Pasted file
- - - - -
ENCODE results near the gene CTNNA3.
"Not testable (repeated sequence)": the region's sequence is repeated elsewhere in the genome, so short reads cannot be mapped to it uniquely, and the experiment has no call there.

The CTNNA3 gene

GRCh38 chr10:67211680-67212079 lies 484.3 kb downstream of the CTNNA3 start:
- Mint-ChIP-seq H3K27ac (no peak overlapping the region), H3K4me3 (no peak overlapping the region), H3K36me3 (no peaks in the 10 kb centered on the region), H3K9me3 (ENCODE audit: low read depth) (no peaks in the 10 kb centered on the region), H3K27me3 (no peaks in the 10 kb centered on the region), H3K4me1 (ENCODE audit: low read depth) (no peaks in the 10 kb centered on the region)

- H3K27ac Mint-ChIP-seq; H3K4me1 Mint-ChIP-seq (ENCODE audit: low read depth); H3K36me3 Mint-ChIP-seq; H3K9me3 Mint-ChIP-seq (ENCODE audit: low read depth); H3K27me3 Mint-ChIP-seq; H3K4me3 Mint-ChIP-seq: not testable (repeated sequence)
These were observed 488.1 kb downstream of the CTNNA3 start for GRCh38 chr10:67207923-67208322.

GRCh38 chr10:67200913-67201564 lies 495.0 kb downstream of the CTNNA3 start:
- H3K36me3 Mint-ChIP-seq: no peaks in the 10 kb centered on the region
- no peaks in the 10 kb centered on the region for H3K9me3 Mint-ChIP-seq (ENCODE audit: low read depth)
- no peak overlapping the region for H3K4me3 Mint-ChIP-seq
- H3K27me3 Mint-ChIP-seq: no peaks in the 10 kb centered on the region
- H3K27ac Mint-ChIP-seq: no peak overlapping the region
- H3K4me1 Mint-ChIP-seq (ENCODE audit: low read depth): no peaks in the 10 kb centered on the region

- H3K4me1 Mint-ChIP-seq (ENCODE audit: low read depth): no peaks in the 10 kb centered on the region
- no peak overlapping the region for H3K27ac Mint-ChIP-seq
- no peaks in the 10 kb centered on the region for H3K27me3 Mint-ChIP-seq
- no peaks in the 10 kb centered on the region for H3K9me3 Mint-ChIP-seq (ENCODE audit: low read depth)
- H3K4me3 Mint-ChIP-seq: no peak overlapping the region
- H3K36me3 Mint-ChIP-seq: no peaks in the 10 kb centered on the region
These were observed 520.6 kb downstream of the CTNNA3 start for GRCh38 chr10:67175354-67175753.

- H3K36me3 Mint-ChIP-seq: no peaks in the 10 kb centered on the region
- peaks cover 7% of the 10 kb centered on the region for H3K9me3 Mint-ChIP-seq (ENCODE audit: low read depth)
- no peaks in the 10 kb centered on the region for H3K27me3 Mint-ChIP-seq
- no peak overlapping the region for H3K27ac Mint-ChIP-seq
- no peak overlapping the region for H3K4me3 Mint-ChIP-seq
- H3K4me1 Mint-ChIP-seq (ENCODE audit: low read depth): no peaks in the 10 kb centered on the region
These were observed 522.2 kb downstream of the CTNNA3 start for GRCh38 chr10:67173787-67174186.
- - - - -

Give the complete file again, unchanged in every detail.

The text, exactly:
ENCODE results near the gene CTNNA3.
"Not testable (repeated sequence)": the region's sequence is repeated elsewhere in the genome, so short reads cannot be mapped to it uniquely, and the experiment has no call there.

The CTNNA3 gene

GRCh38 chr10:67211680-67212079 lies 484.3 kb downstream of the CTNNA3 start:
- Mint-ChIP-seq H3K27ac (no peak overlapping the region), H3K4me3 (no peak overlapping the region), H3K36me3 (no peaks in the 10 kb centered on the region), H3K9me3 (ENCODE audit: low read depth) (no peaks in the 10 kb centered on the region), H3K27me3 (no peaks in the 10 kb centered on the region), H3K4me1 (ENCODE audit: low read depth) (no peaks in the 10 kb centered on the region)

- H3K27ac Mint-ChIP-seq; H3K4me1 Mint-ChIP-seq (ENCODE audit: low read depth); H3K36me3 Mint-ChIP-seq; H3K9me3 Mint-ChIP-seq (ENCODE audit: low read depth); H3K27me3 Mint-ChIP-seq; H3K4me3 Mint-ChIP-seq: not testable (repeated sequence)
These were observed 488.1 kb downstream of the CTNNA3 start for GRCh38 chr10:67207923-67208322.

GRCh38 chr10:67200913-67201564 lies 495.0 kb downstream of the CTNNA3 start:
- H3K36me3 Mint-ChIP-seq: no peaks in the 10 kb centered on the region
- no peaks in the 10 kb centered on the region for H3K9me3 Mint-ChIP-seq (ENCODE audit: low read depth)
- no peak overlapping the region for H3K4me3 Mint-ChIP-seq
- H3K27me3 Mint-ChIP-seq: no peaks in the 10 kb centered on the region
- H3K27ac Mint-ChIP-seq: no peak overlapping the region
- H3K4me1 Mint-ChIP-seq (ENCODE audit: low read depth): no peaks in the 10 kb centered on the region

- H3K4me1 Mint-ChIP-seq (ENCODE audit: low read depth): no peaks in the 10 kb centered on the region
- no peak overlapping the region for H3K27ac Mint-ChIP-seq
- no peaks in the 10 kb centered on the region for H3K27me3 Mint-ChIP-seq
- no peaks in the 10 kb centered on the region for H3K9me3 Mint-ChIP-seq (ENCODE audit: low read depth)
- H3K4me3 Mint-ChIP-seq: no peak overlapping the region
- H3K36me3 Mint-ChIP-seq: no peaks in the 10 kb centered on the region
These were observed 520.6 kb downstream of the CTNNA3 start for GRCh38 chr10:67175354-67175753.

- H3K36me3 Mint-ChIP-seq: no peaks in the 10 kb centered on the region
- peaks cover 7% of the 10 kb centered on the region for H3K9me3 Mint-ChIP-seq (ENCODE audit: low read depth)
- no peaks in the 10 kb centered on the region for H3K27me3 Mint-ChIP-seq
- no peak overlapping the region for H3K27ac Mint-ChIP-seq
- no peak overlapping the region for H3K4me3 Mint-ChIP-seq
- H3K4me1 Mint-ChIP-seq (ENCODE audit: low read depth): no peaks in the 10 kb centered on the region
These were observed 522.2 kb downstream of the CTNNA3 start for GRCh38 chr10:67173787-67174186.